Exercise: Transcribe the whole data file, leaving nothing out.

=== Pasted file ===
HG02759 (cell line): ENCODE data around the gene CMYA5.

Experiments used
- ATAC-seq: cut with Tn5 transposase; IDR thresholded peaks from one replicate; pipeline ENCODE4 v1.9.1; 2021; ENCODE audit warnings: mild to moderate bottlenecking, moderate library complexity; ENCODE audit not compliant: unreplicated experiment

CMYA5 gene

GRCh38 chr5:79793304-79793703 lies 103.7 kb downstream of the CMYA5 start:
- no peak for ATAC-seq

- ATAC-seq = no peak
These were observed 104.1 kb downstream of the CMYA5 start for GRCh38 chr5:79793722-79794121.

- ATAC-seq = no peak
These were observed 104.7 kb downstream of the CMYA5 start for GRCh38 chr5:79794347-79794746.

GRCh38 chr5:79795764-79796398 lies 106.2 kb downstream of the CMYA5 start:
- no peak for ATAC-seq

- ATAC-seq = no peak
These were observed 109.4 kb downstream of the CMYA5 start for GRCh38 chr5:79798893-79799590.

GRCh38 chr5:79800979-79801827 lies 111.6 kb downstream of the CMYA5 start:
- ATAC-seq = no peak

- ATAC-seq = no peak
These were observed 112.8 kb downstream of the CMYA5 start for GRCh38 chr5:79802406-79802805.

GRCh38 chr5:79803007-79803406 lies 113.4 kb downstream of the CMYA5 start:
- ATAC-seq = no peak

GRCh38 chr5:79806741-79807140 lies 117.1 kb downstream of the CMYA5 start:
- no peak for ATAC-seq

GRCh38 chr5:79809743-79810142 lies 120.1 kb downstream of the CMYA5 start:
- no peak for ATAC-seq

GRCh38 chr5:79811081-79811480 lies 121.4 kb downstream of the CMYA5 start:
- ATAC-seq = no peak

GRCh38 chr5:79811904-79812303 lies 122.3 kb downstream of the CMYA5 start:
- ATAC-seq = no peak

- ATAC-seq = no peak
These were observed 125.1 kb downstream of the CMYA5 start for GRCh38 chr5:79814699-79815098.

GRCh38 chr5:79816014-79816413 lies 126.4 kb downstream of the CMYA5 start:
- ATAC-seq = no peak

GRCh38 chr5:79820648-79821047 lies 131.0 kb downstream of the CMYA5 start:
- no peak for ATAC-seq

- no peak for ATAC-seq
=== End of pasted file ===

HG02759 (cell line): ENCODE data around the gene CMYA5.

Experiments used
- ATAC-seq: cut with Tn5 transposase; IDR thresholded peaks from one replicate; pipeline ENCODE4 v1.9.1; 2021; ENCODE audit warnings: mild to moderate bottlenecking, moderate library complexity; ENCODE audit not compliant: unreplicated experiment

CMYA5 gene

GRCh38 chr5:79793304-79793703 lies 103.7 kb downstream of the CMYA5 start:
- no peak for ATAC-seq

- ATAC-seq = no peak
These were observed 104.1 kb downstream of the CMYA5 start for GRCh38 chr5:79793722-79794121.

- ATAC-seq = no peak
These were observed 104.7 kb downstream of the CMYA5 start for GRCh38 chr5:79794347-79794746.

GRCh38 chr5:79795764-79796398 lies 106.2 kb downstream of the CMYA5 start:
- no peak for ATAC-seq

- ATAC-seq = no peak
These were observed 109.4 kb downstream of the CMYA5 start for GRCh38 chr5:79798893-79799590.

GRCh38 chr5:79800979-79801827 lies 111.6 kb downstream of the CMYA5 start:
- ATAC-seq = no peak

- ATAC-seq = no peak
These were observed 112.8 kb downstream of the CMYA5 start for GRCh38 chr5:79802406-79802805.

GRCh38 chr5:79803007-79803406 lies 113.4 kb downstream of the CMYA5 start:
- ATAC-seq = no peak

GRCh38 chr5:79806741-79807140 lies 117.1 kb downstream of the CMYA5 start:
- no peak for ATAC-seq

GRCh38 chr5:79809743-79810142 lies 120.1 kb downstream of the CMYA5 start:
- no peak for ATAC-seq

GRCh38 chr5:79811081-79811480 lies 121.4 kb downstream of the CMYA5 start:
- ATAC-seq = no peak

GRCh38 chr5:79811904-79812303 lies 122.3 kb downstream of the CMYA5 start:
- ATAC-seq = no peak

- ATAC-seq = no peak
These were observed 125.1 kb downstream of the CMYA5 start for GRCh38 chr5:79814699-79815098.

GRCh38 chr5:79816014-79816413 lies 126.4 kb downstream of the CMYA5 start:
- ATAC-seq = no peak

GRCh38 chr5:79820648-79821047 lies 131.0 kb downstream of the CMYA5 start:
- no peak for ATAC-seq

- no peak for ATAC-seq